The US Food and Drug Administration approved the supplemental New Drug Application for the antibiotic Avycaz® (ceftazidime and avibactam; Allergan) to expand the drug’s use to treat adults with hospital-acquired or ventilator-associated bacterial pneumonia.
The approval follows the results of a phase 3, multinational, double-blind clinical trial (REPROVE; ClinicalTrials.gov Identifier: NCT01808092) that compared Avycaz 2.5 g (ceftazidime 2 g and avibactam 0.5 g) given intravenously every 8 hours with meropenem 1 g also given intravenously every 8 hours for 7 to 14 days. Dosages were modified per renal function. Prior and concomitant systemic antibacterial therapy could be administered in patients with proven or suspected Gram-positive or drug-resistant infections.
The study’s primary efficacy end point was 28-day all-cause mortality in the intent-to-treat population. The mortality rate was 9.6% in patients treated with Avycaz compared with 8.3% in patients treated with meropenem (treatment difference, 1.5%; 95% CI, -2.4 to 5.3). With respect to the primary end point, Avycaz demonstrated noninferiority to meropenem. The safety profile was consistent with that of previously reported clinical trials that evaluated Avycaz and the established safety of ceftazidime alone. The most common adverse reactions were diarrhea and vomiting.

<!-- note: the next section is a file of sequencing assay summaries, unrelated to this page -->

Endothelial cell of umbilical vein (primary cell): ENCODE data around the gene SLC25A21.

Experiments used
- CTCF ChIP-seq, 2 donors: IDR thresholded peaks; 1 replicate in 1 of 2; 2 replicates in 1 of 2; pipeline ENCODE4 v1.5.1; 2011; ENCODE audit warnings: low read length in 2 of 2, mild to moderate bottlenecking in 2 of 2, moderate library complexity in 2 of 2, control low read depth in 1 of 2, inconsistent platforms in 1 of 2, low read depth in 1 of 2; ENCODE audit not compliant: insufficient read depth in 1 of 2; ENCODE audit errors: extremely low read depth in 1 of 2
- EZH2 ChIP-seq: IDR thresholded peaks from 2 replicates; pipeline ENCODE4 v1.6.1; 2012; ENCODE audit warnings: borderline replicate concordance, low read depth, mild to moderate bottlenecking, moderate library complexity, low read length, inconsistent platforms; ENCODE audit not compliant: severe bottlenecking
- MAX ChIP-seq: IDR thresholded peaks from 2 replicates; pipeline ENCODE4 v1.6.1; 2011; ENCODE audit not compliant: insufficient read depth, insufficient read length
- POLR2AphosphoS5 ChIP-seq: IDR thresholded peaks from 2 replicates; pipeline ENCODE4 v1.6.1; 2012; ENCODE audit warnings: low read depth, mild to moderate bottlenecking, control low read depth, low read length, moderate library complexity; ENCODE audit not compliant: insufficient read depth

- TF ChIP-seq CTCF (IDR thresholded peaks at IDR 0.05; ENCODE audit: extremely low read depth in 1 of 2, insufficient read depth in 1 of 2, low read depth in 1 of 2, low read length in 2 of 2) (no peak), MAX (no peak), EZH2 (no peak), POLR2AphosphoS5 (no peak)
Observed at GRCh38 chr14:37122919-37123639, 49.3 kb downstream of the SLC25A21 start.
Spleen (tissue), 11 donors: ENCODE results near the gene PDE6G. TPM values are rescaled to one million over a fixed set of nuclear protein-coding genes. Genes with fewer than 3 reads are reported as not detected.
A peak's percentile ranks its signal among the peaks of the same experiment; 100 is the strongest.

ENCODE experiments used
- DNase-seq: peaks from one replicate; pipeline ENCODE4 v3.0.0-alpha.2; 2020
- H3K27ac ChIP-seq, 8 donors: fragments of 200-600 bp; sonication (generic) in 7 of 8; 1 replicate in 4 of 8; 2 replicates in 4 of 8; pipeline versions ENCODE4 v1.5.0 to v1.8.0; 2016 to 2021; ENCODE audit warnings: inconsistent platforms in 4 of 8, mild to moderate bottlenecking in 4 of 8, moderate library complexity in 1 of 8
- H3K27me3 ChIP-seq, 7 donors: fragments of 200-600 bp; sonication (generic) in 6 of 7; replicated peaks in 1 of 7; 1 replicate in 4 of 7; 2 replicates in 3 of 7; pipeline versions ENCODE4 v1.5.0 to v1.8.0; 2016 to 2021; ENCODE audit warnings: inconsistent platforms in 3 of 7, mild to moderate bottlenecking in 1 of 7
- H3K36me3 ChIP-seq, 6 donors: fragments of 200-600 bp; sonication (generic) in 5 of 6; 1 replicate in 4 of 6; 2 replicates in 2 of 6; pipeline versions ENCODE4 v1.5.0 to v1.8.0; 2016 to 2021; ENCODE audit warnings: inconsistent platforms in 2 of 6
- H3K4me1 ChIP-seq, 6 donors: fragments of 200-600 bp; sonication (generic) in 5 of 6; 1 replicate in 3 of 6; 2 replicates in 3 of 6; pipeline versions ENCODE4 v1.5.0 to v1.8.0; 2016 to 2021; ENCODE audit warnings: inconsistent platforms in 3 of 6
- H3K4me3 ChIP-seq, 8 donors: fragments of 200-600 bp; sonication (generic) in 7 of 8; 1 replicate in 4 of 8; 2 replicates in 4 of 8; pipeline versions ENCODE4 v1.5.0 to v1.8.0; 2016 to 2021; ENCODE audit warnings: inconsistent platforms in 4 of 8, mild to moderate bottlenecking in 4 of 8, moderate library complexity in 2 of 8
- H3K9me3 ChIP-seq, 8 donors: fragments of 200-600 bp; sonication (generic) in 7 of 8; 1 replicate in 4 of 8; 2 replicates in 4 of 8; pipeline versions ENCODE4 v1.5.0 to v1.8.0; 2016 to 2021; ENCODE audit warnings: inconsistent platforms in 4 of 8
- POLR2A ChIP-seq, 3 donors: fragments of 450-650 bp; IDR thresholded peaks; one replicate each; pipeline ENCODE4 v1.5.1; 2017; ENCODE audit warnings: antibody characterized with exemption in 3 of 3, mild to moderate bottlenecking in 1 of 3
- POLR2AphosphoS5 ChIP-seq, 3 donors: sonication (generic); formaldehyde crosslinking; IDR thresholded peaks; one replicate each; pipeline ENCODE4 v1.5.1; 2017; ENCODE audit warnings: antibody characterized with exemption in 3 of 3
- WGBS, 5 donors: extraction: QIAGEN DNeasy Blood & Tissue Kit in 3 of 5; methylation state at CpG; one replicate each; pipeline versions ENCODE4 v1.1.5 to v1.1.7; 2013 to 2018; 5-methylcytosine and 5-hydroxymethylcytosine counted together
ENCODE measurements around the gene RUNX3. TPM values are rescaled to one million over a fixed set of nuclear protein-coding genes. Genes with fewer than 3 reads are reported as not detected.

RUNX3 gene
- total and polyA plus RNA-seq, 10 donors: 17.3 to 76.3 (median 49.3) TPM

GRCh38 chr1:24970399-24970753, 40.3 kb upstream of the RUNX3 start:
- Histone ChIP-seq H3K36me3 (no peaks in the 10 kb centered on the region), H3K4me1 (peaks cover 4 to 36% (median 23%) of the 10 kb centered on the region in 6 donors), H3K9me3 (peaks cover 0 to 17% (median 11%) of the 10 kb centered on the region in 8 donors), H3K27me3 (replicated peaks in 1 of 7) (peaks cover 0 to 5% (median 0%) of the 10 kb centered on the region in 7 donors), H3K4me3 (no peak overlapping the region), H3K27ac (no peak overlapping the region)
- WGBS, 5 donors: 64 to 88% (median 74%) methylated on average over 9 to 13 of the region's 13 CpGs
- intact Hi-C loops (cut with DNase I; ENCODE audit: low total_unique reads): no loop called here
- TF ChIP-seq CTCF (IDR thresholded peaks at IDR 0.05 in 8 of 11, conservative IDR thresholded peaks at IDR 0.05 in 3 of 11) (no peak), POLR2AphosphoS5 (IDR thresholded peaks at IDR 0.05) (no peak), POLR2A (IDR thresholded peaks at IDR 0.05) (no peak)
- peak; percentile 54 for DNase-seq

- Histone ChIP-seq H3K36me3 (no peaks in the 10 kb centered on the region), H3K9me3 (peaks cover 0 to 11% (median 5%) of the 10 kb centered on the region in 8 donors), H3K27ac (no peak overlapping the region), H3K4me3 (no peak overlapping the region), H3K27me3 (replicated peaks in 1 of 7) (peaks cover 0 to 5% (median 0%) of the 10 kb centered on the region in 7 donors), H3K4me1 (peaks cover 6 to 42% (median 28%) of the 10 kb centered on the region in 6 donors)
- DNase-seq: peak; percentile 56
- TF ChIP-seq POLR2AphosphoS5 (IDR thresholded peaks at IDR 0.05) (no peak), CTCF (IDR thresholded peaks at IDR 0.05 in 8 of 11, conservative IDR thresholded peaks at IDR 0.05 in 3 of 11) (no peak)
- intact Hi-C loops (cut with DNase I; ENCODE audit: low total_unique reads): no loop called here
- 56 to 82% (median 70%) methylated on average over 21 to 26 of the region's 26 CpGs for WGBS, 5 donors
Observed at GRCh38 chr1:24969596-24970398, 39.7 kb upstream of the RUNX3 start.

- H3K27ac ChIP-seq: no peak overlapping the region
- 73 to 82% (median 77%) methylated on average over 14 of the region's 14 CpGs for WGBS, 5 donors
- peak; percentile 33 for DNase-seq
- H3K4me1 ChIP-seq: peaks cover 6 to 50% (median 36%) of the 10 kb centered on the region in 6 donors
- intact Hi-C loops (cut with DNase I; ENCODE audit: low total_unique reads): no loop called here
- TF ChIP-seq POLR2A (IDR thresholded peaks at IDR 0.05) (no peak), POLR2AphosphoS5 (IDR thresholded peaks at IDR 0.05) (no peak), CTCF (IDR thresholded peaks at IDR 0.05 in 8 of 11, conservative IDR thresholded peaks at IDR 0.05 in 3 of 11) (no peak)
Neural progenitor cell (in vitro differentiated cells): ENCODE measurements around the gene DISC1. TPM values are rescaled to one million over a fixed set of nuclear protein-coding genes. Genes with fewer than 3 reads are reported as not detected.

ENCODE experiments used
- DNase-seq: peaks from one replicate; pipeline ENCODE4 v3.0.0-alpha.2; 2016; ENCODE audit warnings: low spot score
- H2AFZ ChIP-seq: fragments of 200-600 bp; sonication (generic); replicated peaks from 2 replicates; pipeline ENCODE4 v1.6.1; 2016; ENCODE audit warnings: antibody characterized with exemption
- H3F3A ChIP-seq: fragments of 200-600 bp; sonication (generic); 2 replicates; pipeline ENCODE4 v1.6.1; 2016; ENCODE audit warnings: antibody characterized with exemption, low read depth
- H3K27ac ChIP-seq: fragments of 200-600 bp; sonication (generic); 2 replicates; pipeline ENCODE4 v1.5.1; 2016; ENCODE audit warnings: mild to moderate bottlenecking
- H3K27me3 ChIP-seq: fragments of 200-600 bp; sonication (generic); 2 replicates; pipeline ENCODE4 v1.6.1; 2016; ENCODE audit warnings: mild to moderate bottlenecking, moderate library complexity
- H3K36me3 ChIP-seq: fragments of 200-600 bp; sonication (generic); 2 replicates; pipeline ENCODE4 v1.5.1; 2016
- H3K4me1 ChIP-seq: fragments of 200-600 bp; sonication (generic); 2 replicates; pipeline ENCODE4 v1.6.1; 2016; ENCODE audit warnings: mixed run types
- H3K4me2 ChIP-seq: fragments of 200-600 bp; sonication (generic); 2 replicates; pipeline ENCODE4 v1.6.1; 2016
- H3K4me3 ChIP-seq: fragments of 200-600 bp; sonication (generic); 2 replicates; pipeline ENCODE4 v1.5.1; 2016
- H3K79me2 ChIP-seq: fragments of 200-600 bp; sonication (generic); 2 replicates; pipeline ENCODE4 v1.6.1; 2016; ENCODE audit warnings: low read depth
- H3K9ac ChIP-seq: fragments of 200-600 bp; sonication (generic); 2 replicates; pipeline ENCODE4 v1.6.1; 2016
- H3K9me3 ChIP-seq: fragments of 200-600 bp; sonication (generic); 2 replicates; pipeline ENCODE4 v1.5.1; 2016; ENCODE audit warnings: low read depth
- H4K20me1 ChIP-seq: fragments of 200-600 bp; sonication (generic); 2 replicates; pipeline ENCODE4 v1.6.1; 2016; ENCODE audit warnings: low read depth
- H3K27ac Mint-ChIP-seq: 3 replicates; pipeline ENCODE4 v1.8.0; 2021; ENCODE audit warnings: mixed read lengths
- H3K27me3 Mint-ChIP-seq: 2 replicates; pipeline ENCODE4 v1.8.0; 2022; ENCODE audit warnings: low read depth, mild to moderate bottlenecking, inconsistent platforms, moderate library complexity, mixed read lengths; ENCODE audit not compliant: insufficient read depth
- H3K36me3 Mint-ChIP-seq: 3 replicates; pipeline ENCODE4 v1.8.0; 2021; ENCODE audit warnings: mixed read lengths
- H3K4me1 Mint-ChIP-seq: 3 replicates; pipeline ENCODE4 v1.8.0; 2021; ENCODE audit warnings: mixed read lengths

New treatment strategies to fight bacterial pneumonia are needed, as certain types of Gram-negative bacteria have become increasingly resistant to antibiotics.
In 2015, Avycaz was approved to treat adults with complicated intra-abdominal infections in combination with metronidazole and more recently to treat complicated urinary tract infections including kidney infections.
FDA approves Avycaz® (ceftazidime and avibactam) for the treatment of patients with hospital-acquired bacterial pneumonia and ventilator-associated bacterial pneumonia [press release]. Dublin, Ireland: Allergan. https://www.allergan.com/news/news/thomson-reuters/fda-approves-avycaz-ceftazidime-and-avibactam-for. Published February 1, 2018. Accessed February 2, 2018.
This article originally appeared on Pulmonology Advisor